The anterior pelvic internal fixator is increasingly used for the treatment of unstable, or displaced, injuries of the anterior pelvic ring. The evidence for its use, however, is limited. The aim of this paper is to describe the indications for its use, how it is applied and its complications.

The changing face of fractures of the hip in Northern Ireland: a 15-year review.

We reviewed all patients who sustained a fracture of the hip and were treated in Northern Ireland over a period of 15 years to identify trends in incidence, the demographics of the patients, the rates of mortality, the configuration of the fracture and the choice of implant.

Surgery for a fracture of the hip within 24 hours of admission is independently associated with reduced short-term post-operative complications.

We aimed to characterise the effect of expeditious hip fracture surgery in elderly patients within 24 hours of admission on short-term post-operative outcomes.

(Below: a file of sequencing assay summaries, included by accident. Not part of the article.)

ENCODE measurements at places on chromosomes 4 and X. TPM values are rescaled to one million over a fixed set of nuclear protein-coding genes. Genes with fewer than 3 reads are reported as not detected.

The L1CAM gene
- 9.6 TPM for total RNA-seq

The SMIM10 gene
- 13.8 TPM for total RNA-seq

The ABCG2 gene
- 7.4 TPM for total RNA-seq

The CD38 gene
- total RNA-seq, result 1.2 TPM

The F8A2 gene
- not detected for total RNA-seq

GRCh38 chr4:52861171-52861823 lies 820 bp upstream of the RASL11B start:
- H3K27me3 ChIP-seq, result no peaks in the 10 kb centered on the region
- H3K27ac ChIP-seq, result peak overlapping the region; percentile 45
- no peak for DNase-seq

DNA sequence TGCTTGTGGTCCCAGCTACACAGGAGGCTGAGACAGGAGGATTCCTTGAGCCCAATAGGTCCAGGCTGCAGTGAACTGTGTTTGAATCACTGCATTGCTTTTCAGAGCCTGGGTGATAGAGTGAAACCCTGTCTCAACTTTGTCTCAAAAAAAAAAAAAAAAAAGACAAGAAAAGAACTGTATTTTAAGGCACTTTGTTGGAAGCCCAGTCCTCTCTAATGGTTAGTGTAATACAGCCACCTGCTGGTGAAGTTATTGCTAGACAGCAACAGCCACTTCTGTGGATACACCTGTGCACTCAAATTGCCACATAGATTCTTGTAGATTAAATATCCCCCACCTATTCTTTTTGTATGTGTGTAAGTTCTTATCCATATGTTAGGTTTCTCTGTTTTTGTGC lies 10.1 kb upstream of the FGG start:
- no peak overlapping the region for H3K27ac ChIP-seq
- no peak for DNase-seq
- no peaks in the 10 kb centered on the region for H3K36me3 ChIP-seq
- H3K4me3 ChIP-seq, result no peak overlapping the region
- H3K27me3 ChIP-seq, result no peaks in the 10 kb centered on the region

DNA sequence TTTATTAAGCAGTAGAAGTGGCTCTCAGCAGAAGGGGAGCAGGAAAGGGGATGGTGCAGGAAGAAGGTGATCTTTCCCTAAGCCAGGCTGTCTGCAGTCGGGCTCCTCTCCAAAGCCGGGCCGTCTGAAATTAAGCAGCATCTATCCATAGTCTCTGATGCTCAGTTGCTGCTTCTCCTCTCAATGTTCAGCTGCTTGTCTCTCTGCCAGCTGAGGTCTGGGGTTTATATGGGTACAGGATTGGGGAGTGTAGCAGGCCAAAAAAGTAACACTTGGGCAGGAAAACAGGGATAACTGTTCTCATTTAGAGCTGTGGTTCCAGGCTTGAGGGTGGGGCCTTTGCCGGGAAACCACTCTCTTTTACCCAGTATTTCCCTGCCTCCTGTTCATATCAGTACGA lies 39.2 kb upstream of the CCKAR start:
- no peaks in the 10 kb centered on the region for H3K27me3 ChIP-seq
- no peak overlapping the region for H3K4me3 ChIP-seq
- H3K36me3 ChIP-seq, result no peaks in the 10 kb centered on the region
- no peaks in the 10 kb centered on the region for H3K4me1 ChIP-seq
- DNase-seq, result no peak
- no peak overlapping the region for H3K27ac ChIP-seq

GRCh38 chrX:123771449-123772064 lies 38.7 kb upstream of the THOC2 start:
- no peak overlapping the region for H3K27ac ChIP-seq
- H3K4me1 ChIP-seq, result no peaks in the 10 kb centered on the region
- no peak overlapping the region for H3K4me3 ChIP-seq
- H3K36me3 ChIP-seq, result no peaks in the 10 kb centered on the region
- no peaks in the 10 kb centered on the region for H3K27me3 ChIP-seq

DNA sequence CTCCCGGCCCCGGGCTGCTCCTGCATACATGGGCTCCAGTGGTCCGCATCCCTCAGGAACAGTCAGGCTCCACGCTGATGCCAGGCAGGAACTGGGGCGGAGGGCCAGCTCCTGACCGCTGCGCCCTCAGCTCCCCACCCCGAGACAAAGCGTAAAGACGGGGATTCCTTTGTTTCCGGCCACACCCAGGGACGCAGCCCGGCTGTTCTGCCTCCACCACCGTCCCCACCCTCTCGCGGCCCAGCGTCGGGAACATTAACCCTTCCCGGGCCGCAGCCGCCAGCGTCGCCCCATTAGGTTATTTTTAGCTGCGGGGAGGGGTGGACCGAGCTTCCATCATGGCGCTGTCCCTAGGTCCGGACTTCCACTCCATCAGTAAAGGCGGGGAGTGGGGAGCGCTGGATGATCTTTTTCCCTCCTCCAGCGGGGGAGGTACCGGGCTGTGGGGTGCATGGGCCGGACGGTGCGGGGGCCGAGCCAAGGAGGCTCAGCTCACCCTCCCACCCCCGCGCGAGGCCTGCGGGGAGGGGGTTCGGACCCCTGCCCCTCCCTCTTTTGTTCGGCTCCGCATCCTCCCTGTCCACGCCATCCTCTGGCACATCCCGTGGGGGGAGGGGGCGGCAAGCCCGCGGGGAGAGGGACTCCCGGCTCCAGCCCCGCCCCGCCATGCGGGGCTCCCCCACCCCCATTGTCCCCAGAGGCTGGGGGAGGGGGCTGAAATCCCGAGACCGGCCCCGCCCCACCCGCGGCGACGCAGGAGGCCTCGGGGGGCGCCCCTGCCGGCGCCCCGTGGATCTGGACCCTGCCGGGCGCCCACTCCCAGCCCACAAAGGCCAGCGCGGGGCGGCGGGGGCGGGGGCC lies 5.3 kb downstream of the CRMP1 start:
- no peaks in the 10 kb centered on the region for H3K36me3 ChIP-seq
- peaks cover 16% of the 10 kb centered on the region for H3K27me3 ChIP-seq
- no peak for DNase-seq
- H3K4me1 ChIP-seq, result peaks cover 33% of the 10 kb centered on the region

Sliding hip screw versus the Targon PFT nail for trochanteric hip fractures: a randomised trial of 400 patients.

To compare the outcomes for trochanteric fractures treated with a sliding hip screw (SHS) or a cephalomedullary nail.

Mid-term outcomes of 77 modular radial head prostheses.

Radial head arthroplasty (RHA) may be used in the treatment of non-reconstructable radial head fractures. The aim of this study was to evaluate the mid-term clinical and radiographic results of RHA.

Contemporary acetabular fracture surgery: treading water or swimming upstream?